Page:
58% of all grades at UI were A’s in 2018
It’s finals week at the University of Illinois. Students nose-deep in textbooks cram into every available space of campus libraries, including the Undergraduate Library, where three juniors huddle around a table plastered with notes and papers, each looking intently at laptop screens.
Nini Sulaiman, Carmen Carteno and Adrian Hernandez have been there for many hours, and it will be many more before they leave. Sulaiman, a psychology and kinesiology major, is fresh off of an all-nighter and plans to do another tonight. Hernandez, a chemistry major with a final coming in two days, plans two of his own back-to-back all-nighters. They and Carteno care about grades. All have GPAs of 3.2.
Little do they know — all-nighters or not — that well more than half of all course grades given at UI last year were A’s, and the percentage has been rising for more than a decade.
In 2018, a total of 58% of UI course grades were A-, A or A+, according to data obtained through a Freedom of Information Act request. Thirteen years ago, only 45% of course grades were in the A range.
“Not surprised,” was the reaction of Kevin Pitts, vice provost for undergraduate education.
Grade inflation — higher grades for work that formerly would not have merited them — has impacted campuses nationwide, according research done by former Duke University professor Stuart Rojstaczer and collected on his website, gradeinflation.com.
“Do we have it? Probably we do,” Pitts said.
Pitts contends that grade inflation is a complex issue that is not easy to assess, but a four-month analysis of more than 13 years of UI grading data uncovered two main factors associated with higher grades: big courses and online courses.
In 2018, 72.3% of grades in online courses at UI were A’s. This compares to only 54.4% of grades in all other course types.
"Do we have it? Probably we do."
When proposing permanent adoption of its online-only winter term in 2015, UI officials produced a report finding no statistically significant difference between grading in online courses and the same courses taught face to face. However, they noted that the courses selected were the large, popular ones — courses that already tend to have higher grades.
Online or face-to-face, according to the data, the percentage of A’s awarded increases almost steadily with class size, particularly with classes of 350 or more students and especially in introductory, 100-level courses.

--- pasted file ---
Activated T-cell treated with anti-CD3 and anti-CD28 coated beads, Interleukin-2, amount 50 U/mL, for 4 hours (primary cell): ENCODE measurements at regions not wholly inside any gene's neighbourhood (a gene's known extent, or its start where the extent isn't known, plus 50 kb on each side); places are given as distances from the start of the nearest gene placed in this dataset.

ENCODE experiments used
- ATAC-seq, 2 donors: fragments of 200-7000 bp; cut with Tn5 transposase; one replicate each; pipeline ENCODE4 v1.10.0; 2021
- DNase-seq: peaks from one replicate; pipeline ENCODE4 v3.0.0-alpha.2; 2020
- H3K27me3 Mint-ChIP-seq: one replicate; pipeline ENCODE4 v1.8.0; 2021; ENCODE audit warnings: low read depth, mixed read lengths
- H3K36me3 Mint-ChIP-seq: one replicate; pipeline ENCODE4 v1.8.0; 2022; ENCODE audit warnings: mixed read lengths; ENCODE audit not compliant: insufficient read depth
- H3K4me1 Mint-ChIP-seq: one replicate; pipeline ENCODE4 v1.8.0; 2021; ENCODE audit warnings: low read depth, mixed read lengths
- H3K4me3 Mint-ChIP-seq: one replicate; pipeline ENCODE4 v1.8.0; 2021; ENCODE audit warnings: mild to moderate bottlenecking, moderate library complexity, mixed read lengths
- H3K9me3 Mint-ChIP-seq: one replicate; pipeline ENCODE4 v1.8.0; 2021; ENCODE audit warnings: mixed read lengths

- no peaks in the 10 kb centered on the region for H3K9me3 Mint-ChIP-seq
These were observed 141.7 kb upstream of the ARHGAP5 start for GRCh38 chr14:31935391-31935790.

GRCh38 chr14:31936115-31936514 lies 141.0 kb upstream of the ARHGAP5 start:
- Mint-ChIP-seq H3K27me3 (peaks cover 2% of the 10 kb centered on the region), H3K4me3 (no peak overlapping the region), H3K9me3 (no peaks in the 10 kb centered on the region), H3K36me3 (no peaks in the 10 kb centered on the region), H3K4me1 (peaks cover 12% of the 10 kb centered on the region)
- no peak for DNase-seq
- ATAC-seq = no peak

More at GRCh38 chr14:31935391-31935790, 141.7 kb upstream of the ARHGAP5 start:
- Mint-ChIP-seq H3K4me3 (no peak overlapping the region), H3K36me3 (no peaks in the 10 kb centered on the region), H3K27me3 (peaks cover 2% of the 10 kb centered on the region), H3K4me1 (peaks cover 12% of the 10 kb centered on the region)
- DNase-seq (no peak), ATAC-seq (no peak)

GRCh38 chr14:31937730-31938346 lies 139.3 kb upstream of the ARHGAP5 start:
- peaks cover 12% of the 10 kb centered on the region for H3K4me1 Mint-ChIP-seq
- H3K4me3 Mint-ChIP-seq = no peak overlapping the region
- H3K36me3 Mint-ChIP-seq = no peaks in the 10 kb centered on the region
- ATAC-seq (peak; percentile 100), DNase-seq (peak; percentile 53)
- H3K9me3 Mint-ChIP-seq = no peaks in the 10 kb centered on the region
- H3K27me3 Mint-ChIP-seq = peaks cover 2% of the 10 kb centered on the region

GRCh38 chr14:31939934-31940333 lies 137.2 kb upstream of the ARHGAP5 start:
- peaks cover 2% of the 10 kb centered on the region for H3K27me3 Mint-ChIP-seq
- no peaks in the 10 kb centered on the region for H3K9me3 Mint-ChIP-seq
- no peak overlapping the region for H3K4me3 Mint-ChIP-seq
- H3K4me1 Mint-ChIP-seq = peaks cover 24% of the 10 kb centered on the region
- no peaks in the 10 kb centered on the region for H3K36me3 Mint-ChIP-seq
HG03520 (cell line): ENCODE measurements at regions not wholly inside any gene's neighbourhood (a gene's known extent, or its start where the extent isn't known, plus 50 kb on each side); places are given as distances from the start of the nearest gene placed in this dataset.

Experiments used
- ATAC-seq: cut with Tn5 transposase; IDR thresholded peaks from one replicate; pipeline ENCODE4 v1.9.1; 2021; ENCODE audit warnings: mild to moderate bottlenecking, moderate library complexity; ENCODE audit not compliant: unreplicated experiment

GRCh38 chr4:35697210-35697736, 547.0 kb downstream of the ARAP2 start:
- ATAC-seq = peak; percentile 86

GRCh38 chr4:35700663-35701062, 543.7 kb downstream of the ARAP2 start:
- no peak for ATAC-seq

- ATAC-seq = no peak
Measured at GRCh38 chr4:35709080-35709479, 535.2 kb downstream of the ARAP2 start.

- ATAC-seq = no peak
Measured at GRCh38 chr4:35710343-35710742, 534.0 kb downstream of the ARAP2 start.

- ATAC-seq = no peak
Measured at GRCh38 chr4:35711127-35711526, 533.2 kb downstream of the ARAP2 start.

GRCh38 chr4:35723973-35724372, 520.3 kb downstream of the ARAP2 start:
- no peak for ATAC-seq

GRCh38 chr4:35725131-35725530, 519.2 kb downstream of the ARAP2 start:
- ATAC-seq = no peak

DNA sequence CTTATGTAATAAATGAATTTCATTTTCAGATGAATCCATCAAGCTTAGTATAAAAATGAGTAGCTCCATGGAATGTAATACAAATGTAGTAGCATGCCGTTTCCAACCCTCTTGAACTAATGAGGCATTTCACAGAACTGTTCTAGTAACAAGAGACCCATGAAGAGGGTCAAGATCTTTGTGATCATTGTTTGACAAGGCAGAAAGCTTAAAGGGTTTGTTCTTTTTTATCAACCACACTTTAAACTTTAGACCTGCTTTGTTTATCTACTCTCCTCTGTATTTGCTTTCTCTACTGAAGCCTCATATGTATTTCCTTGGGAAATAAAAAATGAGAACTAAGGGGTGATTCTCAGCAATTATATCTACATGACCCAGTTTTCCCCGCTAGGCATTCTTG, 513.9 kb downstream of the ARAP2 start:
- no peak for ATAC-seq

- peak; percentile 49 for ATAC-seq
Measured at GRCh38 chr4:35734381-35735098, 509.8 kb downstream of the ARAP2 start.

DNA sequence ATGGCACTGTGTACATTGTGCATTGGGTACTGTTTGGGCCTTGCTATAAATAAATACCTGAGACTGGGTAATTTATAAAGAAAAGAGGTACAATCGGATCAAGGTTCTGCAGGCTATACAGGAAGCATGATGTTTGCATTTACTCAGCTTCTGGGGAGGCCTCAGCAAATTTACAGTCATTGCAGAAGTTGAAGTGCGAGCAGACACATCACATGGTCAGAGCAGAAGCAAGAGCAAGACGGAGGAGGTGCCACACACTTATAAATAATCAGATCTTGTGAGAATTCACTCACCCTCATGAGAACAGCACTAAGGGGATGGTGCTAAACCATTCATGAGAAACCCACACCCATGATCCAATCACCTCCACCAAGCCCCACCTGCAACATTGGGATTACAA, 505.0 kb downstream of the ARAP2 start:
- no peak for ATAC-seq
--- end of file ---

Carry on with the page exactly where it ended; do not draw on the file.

“I’m not surprised that the fraction of A’s in larger courses tend to be higher, because the larger courses tend to be at the 100 level, introductory courses,” Pitts said.
In 2005, the average GPA for all courses at UI was 3.21. By 2018, it had risen 3.38.
Grade inflation isn’t limited to UI.
At the University of North Texas, researchers R. Todd Jewell, Michael A. McPherson and Margie A. Tieslau examined data from UNT and found “inflation may result from national or regional trends in competition for students and public funding formulas.”
They warned that their university might find it counterproductive to actively discourage grade inflation.
The chicken or the egg?
Whether courses become large because they are “easy” or become “easy” because they are large is unknown. What’s clear from social media sites such as Reddit and Facebook and study-aid sites such as Quizlet is that larger courses increase chances for students to find resources such as past quizzes, test answers, homework and other materials online. They also may offer fewer controls to prevent those resources from being used.
Online and large courses also are among the most profitable for university colleges to teach.
Although online courses represent a minority of all UI courses, their share of overall courses has doubled in less than a decade, rising to 5.6% in 2017-’18, according to data obtained from the University’s Division of Management Information.
“If you’ve got a thousand people who need to take microeconomics this semester, what’s the most cost-effective way to do it?” Pitts said. “Put them in Foellinger and in a room that can hold them all and teach them all at once.”
And when a course is big enough for Foellinger, it becomes a strong candidate for conversion to online.
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